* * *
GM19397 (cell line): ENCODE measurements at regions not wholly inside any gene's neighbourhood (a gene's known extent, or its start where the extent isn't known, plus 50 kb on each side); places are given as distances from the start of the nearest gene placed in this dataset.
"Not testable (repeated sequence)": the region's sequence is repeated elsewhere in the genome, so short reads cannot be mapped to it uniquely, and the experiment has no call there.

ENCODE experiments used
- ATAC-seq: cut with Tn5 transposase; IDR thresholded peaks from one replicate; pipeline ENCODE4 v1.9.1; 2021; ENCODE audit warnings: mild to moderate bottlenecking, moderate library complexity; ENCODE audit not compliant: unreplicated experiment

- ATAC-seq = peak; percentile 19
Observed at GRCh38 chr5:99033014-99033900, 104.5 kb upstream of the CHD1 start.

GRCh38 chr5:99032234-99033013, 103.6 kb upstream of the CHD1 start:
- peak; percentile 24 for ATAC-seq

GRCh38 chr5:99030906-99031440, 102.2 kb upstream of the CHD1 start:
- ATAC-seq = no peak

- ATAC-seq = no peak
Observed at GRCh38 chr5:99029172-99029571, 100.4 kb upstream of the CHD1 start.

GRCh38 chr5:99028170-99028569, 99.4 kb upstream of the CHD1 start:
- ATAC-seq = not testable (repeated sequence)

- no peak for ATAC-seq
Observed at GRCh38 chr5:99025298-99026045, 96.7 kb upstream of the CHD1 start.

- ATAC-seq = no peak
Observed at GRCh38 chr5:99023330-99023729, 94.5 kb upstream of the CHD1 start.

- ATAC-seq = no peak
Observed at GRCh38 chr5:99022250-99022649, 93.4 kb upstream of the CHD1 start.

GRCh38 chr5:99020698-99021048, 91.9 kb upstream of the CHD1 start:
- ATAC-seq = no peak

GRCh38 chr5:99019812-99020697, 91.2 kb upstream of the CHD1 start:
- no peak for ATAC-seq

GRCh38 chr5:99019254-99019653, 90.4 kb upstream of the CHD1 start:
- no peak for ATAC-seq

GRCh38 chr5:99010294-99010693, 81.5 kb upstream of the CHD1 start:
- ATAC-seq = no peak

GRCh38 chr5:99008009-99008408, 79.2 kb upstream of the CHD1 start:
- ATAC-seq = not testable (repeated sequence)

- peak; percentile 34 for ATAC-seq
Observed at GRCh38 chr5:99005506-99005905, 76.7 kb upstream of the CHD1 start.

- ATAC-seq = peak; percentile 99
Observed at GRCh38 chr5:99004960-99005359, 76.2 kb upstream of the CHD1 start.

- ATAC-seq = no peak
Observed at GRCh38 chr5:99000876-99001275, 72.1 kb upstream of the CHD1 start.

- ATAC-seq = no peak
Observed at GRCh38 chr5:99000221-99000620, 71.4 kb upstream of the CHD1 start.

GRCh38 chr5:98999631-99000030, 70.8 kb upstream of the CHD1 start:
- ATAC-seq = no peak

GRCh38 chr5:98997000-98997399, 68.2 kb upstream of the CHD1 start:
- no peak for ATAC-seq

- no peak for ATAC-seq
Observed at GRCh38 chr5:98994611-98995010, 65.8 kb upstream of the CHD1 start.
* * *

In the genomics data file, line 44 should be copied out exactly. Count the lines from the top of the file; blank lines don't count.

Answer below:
Observed at GRCh38 chr5:98994611-98995010, 65.8 kb upstream of the CHD1 start.